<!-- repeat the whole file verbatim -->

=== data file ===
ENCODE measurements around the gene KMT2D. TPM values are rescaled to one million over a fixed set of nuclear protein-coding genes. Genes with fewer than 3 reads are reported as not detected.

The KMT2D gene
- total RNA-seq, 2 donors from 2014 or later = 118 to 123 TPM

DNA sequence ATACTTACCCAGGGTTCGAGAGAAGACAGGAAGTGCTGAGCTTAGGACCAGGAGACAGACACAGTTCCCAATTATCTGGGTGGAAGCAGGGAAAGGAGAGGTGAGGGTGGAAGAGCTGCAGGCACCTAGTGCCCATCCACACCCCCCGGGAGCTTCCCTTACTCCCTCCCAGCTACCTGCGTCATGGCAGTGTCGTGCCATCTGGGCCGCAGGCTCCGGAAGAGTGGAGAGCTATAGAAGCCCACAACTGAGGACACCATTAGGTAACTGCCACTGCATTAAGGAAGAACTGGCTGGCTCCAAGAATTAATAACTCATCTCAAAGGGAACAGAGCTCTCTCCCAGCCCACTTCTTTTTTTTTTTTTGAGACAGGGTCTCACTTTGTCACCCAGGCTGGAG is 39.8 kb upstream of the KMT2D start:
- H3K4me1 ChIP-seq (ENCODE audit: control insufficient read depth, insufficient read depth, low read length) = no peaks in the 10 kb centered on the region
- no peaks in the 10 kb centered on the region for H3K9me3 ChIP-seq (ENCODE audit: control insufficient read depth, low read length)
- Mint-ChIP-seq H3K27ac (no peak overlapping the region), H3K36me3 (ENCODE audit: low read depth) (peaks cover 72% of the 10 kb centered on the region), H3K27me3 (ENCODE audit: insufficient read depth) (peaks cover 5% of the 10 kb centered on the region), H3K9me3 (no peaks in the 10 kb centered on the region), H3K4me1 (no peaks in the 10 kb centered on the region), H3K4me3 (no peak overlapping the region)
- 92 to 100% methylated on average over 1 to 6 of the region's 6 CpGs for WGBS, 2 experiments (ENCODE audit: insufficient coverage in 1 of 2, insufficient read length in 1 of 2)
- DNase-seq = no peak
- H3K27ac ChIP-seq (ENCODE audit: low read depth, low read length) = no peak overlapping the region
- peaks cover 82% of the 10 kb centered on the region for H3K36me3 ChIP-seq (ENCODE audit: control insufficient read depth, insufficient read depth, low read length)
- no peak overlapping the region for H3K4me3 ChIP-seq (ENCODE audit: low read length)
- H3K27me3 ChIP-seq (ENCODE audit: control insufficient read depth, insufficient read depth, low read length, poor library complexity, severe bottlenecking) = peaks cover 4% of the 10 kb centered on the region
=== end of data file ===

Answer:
ENCODE measurements around the gene KMT2D. TPM values are rescaled to one million over a fixed set of nuclear protein-coding genes. Genes with fewer than 3 reads are reported as not detected.

The KMT2D gene
- total RNA-seq, 2 donors from 2014 or later = 118 to 123 TPM

DNA sequence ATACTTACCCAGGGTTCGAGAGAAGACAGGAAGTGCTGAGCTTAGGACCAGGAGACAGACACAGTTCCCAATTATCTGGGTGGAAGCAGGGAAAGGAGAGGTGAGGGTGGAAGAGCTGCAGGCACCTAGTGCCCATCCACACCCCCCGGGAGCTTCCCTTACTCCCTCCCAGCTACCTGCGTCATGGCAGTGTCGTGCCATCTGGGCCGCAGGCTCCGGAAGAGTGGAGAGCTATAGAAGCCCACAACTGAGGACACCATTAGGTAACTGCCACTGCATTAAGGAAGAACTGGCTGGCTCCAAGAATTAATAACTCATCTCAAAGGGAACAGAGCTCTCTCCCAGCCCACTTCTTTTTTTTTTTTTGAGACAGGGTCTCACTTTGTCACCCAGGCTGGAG is 39.8 kb upstream of the KMT2D start:
- H3K4me1 ChIP-seq (ENCODE audit: control insufficient read depth, insufficient read depth, low read length) = no peaks in the 10 kb centered on the region
- no peaks in the 10 kb centered on the region for H3K9me3 ChIP-seq (ENCODE audit: control insufficient read depth, low read length)
- Mint-ChIP-seq H3K27ac (no peak overlapping the region), H3K36me3 (ENCODE audit: low read depth) (peaks cover 72% of the 10 kb centered on the region), H3K27me3 (ENCODE audit: insufficient read depth) (peaks cover 5% of the 10 kb centered on the region), H3K9me3 (no peaks in the 10 kb centered on the region), H3K4me1 (no peaks in the 10 kb centered on the region), H3K4me3 (no peak overlapping the region)
- 92 to 100% methylated on average over 1 to 6 of the region's 6 CpGs for WGBS, 2 experiments (ENCODE audit: insufficient coverage in 1 of 2, insufficient read length in 1 of 2)
- DNase-seq = no peak
- H3K27ac ChIP-seq (ENCODE audit: low read depth, low read length) = no peak overlapping the region
- peaks cover 82% of the 10 kb centered on the region for H3K36me3 ChIP-seq (ENCODE audit: control insufficient read depth, insufficient read depth, low read length)
- no peak overlapping the region for H3K4me3 ChIP-seq (ENCODE audit: low read length)
- H3K27me3 ChIP-seq (ENCODE audit: control insufficient read depth, insufficient read depth, low read length, poor library complexity, severe bottlenecking) = peaks cover 4% of the 10 kb centered on the region